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Int J Infect Dis. 2007 Mar;11(2):145-51. Epub 2006 Jun 19.

Bacteremia in children at a regional hospital in Trinidad.

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Department of Paraclinical Sciences, Faculty of Medical Sciences, University of the West Indies, St. Augustine, Trinidad and Tobago, West Indies.



The objective of this study was to provide a Trinidadian perspective on pediatric community-acquired and hospital-acquired bacteremia via the documentation of common etiologic agents, antimicrobial profiles of the isolated pathogens, and patient outcome.


This was a six-year retrospective study of children with bacteremia admitted to the pediatric wards of the San Fernando General Hospital, Trinidad.


Seven hundred and four episodes of pediatric bacteremia were reviewed during the six-year study period. The predominant isolate was Staphylococcus aureus (23.9%), followed by Pseudomonas aeruginosa (15.5%), Klebsiella pneumoniae (12.5%), and Enterobacter spp (11.1%). The remaining isolates each accounted for less than 10% of total isolates. The mortality rate was highest for P. aeruginosa (39.4%), Streptococcus pneumoniae (22.5%), and Escherichia coli (19.2%). Of the six cases due to Neisseria meningitidis, only two survived. The overall mortality rate for the study period was 15.1%, but varied considerably according to age. All deaths due to P. aeruginosa and E. coli occurred in neonates. Almost 90% and about half of all S. aureus were resistant to ampicillin and erythromycin, respectively; nineteen (11.3%) were methicillin-resistant. More than 95% of K. pneumoniae and more than 87% of Haemophilus influenzae were resistant to ampicillin. Group B streptococci were fully susceptible to ampicillin and amoxicillin-clavulanic acid, but showed >90% and >70% resistance to tetracycline and trimethoprim-sulfamethoxazole, respectively. Of the 40 strains of S. pneumoniae isolated, 10.0% had a minimum inhibitory concentration (MIC) >or=4 microg/mL (resistance) and 12.5% had a MIC=2.0 microg/mL (intermediate resistance) to ceftriaxone, while 7.5% showed intermediate resistance (MIC between 0.12 and 1 microg/mL) and 25.0% showed resistance (MIC >or=2 microg/mL) to penicillin.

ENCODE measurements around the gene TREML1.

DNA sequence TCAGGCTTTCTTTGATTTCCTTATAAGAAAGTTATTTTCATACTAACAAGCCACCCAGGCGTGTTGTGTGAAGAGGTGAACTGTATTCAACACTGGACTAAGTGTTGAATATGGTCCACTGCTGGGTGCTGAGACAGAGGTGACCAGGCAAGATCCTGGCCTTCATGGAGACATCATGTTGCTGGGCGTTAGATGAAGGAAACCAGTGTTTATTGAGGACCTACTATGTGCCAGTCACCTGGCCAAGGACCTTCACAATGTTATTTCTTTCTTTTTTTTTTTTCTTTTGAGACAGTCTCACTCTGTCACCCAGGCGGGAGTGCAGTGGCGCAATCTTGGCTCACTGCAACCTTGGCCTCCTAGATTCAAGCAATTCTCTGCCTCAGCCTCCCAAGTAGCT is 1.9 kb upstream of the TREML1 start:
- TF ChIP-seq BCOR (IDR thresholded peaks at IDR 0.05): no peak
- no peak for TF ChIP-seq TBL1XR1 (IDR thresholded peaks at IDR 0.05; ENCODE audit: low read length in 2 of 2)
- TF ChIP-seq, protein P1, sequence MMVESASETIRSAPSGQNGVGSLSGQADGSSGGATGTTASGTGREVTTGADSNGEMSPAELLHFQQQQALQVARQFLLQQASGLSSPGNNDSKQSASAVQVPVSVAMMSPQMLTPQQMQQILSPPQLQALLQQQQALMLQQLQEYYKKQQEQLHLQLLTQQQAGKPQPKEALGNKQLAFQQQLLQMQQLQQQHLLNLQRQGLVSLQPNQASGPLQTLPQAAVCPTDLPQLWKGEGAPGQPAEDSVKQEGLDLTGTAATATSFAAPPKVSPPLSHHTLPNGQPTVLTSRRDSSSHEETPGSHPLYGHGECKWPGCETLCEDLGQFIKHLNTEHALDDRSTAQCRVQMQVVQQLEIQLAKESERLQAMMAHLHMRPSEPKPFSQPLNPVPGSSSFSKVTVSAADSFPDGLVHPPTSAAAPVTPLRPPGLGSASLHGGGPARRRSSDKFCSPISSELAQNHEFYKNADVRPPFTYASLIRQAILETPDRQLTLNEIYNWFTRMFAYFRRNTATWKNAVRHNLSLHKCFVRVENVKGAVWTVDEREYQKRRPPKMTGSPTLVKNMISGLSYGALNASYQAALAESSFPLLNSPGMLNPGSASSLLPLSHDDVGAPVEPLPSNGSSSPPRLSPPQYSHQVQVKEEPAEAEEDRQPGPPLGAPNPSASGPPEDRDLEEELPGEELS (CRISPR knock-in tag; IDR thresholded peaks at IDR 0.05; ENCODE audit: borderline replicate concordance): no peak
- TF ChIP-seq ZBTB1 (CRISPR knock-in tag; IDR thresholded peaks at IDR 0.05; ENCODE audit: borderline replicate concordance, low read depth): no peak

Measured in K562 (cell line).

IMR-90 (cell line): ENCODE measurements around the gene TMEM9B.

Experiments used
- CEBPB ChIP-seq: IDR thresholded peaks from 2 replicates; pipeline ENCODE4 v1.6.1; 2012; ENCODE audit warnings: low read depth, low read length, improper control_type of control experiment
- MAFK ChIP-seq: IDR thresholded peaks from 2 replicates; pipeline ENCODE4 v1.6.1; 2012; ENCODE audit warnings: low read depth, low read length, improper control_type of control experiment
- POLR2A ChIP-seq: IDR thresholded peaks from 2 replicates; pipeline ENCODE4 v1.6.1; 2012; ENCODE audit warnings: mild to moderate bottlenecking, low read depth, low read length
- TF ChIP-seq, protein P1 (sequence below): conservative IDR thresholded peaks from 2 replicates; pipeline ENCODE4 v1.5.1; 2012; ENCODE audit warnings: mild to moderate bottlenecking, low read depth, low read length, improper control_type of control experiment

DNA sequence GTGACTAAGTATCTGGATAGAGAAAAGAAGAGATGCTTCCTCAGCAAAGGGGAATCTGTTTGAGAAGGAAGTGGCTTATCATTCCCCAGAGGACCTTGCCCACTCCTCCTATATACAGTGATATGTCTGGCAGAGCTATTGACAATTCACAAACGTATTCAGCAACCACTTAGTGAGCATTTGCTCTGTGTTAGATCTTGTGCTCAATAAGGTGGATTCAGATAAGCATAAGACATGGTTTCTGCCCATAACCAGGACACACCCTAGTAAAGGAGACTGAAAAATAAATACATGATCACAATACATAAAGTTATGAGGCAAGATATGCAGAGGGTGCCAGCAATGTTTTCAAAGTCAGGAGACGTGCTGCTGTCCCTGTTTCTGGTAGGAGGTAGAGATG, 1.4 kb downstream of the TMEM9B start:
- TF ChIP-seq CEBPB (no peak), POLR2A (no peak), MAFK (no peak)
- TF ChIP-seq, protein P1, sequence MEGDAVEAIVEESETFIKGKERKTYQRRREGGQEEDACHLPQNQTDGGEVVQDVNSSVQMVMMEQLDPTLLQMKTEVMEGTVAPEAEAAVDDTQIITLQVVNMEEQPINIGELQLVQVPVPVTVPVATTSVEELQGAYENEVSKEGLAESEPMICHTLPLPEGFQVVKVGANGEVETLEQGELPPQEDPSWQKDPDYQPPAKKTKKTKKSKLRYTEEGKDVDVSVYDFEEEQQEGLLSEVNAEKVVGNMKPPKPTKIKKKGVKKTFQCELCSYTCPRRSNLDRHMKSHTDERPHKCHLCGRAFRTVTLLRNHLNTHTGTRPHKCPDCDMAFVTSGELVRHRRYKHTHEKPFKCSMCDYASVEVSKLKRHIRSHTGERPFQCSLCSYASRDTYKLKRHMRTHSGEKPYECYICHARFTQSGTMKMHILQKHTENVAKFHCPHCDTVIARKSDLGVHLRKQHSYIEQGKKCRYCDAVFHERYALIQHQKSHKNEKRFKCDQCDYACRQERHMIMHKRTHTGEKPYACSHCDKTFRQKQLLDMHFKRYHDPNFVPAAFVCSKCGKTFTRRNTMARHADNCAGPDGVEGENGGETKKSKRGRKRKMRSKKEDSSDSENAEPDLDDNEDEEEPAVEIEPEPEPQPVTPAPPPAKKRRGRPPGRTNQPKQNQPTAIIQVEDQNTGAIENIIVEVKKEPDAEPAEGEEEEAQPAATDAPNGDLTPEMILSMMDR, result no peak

The bacteremia rate was found to be 8.4% among hospitalized children suspected of having sepsis and from whom a blood culture was positive. Bacteremia was also associated with a high mortality rate of 15.1%. An unusually high level of bacteremia with Gram-negative enteric bacteria was seen, which might indicate cross infection and reflect a breakdown in infection control measures. Relatively high-level resistance of S. pneumoniae to penicillin and ceftriaxone was not seen, even though the overall prevalence of resistance to other antibiotics among other pathogens was relatively low. The drugs that showed the greatest efficacy were imipenem, gentamicin, ciprofloxacin, and the cephalosporins ceftazidime and ceftriaxone.

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